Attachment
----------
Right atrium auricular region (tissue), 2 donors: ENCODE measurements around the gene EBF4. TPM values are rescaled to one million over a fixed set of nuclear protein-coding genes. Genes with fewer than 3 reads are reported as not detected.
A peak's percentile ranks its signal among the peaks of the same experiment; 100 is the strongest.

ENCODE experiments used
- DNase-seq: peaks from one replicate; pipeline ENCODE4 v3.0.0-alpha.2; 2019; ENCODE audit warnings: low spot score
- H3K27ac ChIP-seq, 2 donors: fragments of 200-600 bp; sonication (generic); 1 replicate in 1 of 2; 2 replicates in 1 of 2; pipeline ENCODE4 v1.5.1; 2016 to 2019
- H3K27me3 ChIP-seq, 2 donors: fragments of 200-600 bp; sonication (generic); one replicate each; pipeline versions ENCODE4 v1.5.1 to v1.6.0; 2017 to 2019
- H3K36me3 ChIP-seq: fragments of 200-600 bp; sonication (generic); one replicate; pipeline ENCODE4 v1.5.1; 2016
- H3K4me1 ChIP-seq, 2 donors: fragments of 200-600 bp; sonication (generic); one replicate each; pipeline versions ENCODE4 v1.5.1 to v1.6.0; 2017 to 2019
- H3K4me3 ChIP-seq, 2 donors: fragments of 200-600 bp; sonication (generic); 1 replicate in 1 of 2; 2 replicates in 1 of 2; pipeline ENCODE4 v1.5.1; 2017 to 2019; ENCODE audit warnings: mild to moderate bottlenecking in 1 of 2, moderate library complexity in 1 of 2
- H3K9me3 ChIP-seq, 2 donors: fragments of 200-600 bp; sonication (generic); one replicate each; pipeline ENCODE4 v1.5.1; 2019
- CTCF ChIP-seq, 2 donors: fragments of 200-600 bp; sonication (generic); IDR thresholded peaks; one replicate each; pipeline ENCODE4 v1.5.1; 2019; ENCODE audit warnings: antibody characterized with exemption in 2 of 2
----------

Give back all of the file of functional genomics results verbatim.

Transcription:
Right atrium auricular region (tissue), 2 donors: ENCODE measurements around the gene EBF4. TPM values are rescaled to one million over a fixed set of nuclear protein-coding genes. Genes with fewer than 3 reads are reported as not detected.
A peak's percentile ranks its signal among the peaks of the same experiment; 100 is the strongest.

ENCODE experiments used
- DNase-seq: peaks from one replicate; pipeline ENCODE4 v3.0.0-alpha.2; 2019; ENCODE audit warnings: low spot score
- H3K27ac ChIP-seq, 2 donors: fragments of 200-600 bp; sonication (generic); 1 replicate in 1 of 2; 2 replicates in 1 of 2; pipeline ENCODE4 v1.5.1; 2016 to 2019
- H3K27me3 ChIP-seq, 2 donors: fragments of 200-600 bp; sonication (generic); one replicate each; pipeline versions ENCODE4 v1.5.1 to v1.6.0; 2017 to 2019
- H3K36me3 ChIP-seq: fragments of 200-600 bp; sonication (generic); one replicate; pipeline ENCODE4 v1.5.1; 2016
- H3K4me1 ChIP-seq, 2 donors: fragments of 200-600 bp; sonication (generic); one replicate each; pipeline versions ENCODE4 v1.5.1 to v1.6.0; 2017 to 2019
- H3K4me3 ChIP-seq, 2 donors: fragments of 200-600 bp; sonication (generic); 1 replicate in 1 of 2; 2 replicates in 1 of 2; pipeline ENCODE4 v1.5.1; 2017 to 2019; ENCODE audit warnings: mild to moderate bottlenecking in 1 of 2, moderate library complexity in 1 of 2
- H3K9me3 ChIP-seq, 2 donors: fragments of 200-600 bp; sonication (generic); one replicate each; pipeline ENCODE4 v1.5.1; 2019
- CTCF ChIP-seq, 2 donors: fragments of 200-600 bp; sonication (generic); IDR thresholded peaks; one replicate each; pipeline ENCODE4 v1.5.1; 2019; ENCODE audit warnings: antibody characterized with exemption in 2 of 2